Consider my fictitious student, Yolanda. Yolanda starts her morning unhappily because her parents are engaged in an argument. She runs out to catch the bus and only makes it because the bus driver waits an extra minute, knowing Yolanda has near perfect attendance. Yolanda gets to school, but doesn’t have money to get breakfast. Luckily, the head cafeteria worker notices and slips her a granola bar. Yolanda stops by to see the school social worker on her way to class, because she is still too upset from her hectic morning to face her peers. On the way there, she smiles, because the security officer passes her and greets her by name and her favorite art teacher reminds her that she gets to work with clay later today. After the social worker helps her piece herself together, Yolanda is finally ready to get to class. However, on the way there she frowns because she has forgotten her pencil. Seeing her distress, the custodian who is sweeping the hall pulls one off her cart and offers it to Yolanda. By the time Yolanda makes it into her homeroom and fills in the first bubble on her test, she has interacted with many adults. Each adult affects her day and plays a part in her attitude towards school. Furthermore, the reason Yolanda is taking her standardized test in her familiar homeroom, is because the school leadership team realized that she would perform better in a known, comfortable environment. She will also receive the appropriate accommodations on her test, because her special education case manager has gotten to know her well and has stayed on top of her Individualized Education Plan. This has been done in collaboration with her teachers from elementary school, all of whom spent years forming a meaningful bond with Yolanda and understood the importance of helping her transition to middle school.
When Yolanda increases her test score that morning, who deserves the credit? If she doesn’t increase her test score, who is to blame? There is no real answer to either question, because Yolanda’s performance cannot be evaluated by any mathematical formula. She is affected by home, the community and many prior years of school. Her performance is driven by both internal and external factors. In a complex educational setting within a larger, even more complex, society all of these factors are interconnected and cannot be broken down into a pay scale for teachers.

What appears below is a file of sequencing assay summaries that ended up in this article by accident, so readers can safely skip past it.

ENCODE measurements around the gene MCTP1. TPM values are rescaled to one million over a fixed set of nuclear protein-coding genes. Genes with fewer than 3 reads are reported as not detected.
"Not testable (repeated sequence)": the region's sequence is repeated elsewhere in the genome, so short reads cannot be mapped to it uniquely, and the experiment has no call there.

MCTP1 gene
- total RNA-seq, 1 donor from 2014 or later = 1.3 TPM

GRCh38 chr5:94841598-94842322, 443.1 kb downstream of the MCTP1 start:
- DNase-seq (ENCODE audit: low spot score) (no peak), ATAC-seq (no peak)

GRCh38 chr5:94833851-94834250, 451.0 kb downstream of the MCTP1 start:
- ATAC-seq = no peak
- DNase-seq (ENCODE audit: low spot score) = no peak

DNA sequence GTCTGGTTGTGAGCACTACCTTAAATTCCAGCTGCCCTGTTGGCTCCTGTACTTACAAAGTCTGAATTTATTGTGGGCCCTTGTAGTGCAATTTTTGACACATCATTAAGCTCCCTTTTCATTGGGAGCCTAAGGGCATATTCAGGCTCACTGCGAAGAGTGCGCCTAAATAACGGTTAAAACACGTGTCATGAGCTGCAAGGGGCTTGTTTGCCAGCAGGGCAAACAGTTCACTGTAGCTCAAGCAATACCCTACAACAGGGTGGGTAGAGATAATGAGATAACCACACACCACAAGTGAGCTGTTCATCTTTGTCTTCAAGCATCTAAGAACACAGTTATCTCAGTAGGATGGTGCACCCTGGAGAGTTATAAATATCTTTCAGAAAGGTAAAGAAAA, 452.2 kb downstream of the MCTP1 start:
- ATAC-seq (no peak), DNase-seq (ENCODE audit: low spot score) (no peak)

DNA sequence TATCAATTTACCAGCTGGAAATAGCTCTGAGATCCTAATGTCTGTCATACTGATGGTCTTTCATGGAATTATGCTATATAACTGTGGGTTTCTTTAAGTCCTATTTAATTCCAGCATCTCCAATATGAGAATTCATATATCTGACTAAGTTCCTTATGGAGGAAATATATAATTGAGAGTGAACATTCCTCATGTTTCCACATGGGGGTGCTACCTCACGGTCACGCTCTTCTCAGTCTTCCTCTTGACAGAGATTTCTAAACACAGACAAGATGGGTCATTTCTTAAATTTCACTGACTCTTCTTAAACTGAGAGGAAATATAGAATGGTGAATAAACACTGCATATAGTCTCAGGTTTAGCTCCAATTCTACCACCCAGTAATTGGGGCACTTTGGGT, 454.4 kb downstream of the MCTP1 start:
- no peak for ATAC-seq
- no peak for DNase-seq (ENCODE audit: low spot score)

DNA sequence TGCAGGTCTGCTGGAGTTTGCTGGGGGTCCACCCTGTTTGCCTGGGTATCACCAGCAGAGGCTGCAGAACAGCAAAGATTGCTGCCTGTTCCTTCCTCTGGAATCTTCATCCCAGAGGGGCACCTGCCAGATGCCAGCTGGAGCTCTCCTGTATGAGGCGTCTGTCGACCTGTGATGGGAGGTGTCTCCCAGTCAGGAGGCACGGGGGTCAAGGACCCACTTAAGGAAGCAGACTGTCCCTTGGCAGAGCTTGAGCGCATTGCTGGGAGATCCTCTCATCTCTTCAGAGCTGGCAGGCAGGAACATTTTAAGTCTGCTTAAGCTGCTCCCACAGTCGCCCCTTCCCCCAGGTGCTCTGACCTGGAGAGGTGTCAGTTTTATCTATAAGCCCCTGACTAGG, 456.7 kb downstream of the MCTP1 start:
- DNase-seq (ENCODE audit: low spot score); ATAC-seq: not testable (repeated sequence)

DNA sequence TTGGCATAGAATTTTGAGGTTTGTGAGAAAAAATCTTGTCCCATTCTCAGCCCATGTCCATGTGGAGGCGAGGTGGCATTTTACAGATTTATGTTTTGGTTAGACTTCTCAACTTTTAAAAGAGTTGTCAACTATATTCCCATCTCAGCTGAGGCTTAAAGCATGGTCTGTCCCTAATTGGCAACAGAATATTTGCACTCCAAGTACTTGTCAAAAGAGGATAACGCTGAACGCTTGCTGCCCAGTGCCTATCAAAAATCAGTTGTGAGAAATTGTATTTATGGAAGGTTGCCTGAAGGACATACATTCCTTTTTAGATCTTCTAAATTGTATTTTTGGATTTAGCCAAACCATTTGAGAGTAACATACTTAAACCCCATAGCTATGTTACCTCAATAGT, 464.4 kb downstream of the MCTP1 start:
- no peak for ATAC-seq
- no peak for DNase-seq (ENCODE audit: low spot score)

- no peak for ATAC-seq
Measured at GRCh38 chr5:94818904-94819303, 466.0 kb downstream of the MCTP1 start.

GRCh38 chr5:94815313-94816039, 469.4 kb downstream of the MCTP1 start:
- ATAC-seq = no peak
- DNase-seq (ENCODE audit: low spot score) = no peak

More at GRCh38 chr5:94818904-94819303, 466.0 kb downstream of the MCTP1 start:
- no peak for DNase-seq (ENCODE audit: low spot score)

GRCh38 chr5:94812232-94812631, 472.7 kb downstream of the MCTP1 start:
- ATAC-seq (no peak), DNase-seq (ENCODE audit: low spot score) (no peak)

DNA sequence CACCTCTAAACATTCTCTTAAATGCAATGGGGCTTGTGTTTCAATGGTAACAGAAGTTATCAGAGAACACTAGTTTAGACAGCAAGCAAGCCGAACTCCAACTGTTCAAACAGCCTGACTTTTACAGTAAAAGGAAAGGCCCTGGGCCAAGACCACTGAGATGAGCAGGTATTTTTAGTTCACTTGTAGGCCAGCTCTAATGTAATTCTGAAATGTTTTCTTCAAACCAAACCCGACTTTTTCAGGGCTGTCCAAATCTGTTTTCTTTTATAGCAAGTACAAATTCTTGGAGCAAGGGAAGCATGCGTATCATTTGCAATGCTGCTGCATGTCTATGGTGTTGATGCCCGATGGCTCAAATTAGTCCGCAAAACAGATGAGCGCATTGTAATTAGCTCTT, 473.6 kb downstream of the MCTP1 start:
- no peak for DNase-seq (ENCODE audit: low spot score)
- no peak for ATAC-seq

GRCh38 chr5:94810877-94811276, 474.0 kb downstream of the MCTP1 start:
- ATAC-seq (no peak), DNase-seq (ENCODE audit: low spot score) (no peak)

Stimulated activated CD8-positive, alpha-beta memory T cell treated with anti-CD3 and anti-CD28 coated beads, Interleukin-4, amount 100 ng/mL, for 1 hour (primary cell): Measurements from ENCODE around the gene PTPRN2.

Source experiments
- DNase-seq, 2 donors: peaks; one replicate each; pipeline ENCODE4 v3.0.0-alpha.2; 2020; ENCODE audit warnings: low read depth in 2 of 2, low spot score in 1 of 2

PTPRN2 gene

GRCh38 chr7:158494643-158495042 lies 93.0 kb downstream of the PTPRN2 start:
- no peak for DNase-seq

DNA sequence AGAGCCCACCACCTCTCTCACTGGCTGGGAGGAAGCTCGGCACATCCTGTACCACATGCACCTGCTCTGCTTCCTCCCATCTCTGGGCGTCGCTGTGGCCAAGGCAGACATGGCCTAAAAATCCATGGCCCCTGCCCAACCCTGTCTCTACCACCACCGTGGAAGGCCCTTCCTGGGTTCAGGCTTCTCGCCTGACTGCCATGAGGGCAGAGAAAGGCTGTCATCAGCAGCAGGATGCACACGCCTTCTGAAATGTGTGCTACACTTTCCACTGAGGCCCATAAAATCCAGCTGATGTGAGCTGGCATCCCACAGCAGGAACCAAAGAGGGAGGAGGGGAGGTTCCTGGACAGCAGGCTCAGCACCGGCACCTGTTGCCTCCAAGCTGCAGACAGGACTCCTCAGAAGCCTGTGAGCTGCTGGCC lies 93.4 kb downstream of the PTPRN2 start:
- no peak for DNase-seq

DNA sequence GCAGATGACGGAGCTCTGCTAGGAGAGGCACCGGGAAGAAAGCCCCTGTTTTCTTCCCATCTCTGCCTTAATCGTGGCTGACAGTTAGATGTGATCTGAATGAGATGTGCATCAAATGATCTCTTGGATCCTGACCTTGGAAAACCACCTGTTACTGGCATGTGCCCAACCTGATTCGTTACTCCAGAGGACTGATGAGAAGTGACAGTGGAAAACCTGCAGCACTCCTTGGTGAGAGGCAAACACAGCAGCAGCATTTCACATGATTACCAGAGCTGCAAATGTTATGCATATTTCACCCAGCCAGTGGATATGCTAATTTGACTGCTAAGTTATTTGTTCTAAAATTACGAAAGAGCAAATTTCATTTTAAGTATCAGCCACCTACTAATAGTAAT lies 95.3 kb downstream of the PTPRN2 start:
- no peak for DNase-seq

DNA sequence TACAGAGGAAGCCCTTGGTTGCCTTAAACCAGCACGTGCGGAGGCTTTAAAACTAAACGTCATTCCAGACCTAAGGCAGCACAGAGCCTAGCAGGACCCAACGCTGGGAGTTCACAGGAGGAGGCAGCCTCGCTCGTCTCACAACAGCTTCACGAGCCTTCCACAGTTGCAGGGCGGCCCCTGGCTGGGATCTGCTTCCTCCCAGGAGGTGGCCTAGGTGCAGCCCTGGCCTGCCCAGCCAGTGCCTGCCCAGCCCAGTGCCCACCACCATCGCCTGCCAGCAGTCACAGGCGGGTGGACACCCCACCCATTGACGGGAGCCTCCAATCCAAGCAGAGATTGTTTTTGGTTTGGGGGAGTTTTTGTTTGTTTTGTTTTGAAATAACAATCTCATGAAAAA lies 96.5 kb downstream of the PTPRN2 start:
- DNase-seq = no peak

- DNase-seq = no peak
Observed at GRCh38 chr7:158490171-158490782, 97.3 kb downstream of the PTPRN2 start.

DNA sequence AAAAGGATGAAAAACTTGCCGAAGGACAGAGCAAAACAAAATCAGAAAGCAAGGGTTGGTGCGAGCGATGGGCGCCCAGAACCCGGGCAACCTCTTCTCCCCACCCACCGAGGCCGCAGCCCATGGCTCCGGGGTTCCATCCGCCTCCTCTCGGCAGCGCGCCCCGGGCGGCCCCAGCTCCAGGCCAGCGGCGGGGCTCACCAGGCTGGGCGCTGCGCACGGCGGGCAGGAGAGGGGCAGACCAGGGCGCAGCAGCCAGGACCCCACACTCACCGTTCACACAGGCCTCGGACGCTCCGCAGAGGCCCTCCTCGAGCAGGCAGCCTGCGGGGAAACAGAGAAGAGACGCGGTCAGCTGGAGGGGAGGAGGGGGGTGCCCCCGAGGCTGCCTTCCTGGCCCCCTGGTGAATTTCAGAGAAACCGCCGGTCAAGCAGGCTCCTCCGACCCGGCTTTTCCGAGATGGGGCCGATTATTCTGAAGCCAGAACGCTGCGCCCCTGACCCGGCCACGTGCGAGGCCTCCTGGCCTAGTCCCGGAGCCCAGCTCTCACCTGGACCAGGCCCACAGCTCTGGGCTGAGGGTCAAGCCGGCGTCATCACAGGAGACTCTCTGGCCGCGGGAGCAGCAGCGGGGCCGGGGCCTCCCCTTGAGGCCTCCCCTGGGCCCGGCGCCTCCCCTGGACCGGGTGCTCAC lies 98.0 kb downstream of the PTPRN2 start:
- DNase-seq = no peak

Merit pay also does not account for that teacher who takes on the most challenging students. Those of us who have been in the profession for years know that when you do your job well, the most difficult students get placed in your room. While we love and nurture students with behavioral and emotional disorders and push them to grow, their performance can be sporadic. When we are successful, these students change and grow, but the effort that goes into this change cannot be measured on a standardized test.
It is clear that advocates of merit pay do not understand the nuances of my profession or the power of collaboration. Proponents of merit pay are operating under faulty assumptions. They believe that in our capitalist society, money must be the greatest motivator. Teachers do not enter into this profession for the money. They teach because they are motivated by educating children. The days I am happiest in my career are the days when I can see my lesson plans resonating for students. When a struggling student suddenly understands something, his whole face lights up and so does the face of his teacher. These are the moments that keep teachers walking back into underfunded, overcrowded schools year after year. The answer to increasing teaching performance cannot be found in bonuses. If more pay is offered to teachers, it should be offered to provide the profession with more respect and dignity and to acknowledge teaching as a worthwhile profession, not as a carrot in front of a mule.
“It takes a village to raise a child.” This African proverb rings true in public education. Like all good educators, I am constantly reflecting on the effectiveness of my teaching strategies. My summer was filled with books on best teaching practices, professional development opportunities, and meaningful conversations with my peers. I am just one small piece of a much bigger picture for our children. I am surrounded by a wealth of knowledge and expertise, and I learn from the greatness of others. I am fortunate to be a part of a learning community where we share ideas and challenge each other. Because of this, I will continue to shake my head in concern any time someone mentions “rewarding” teachers with merit pay.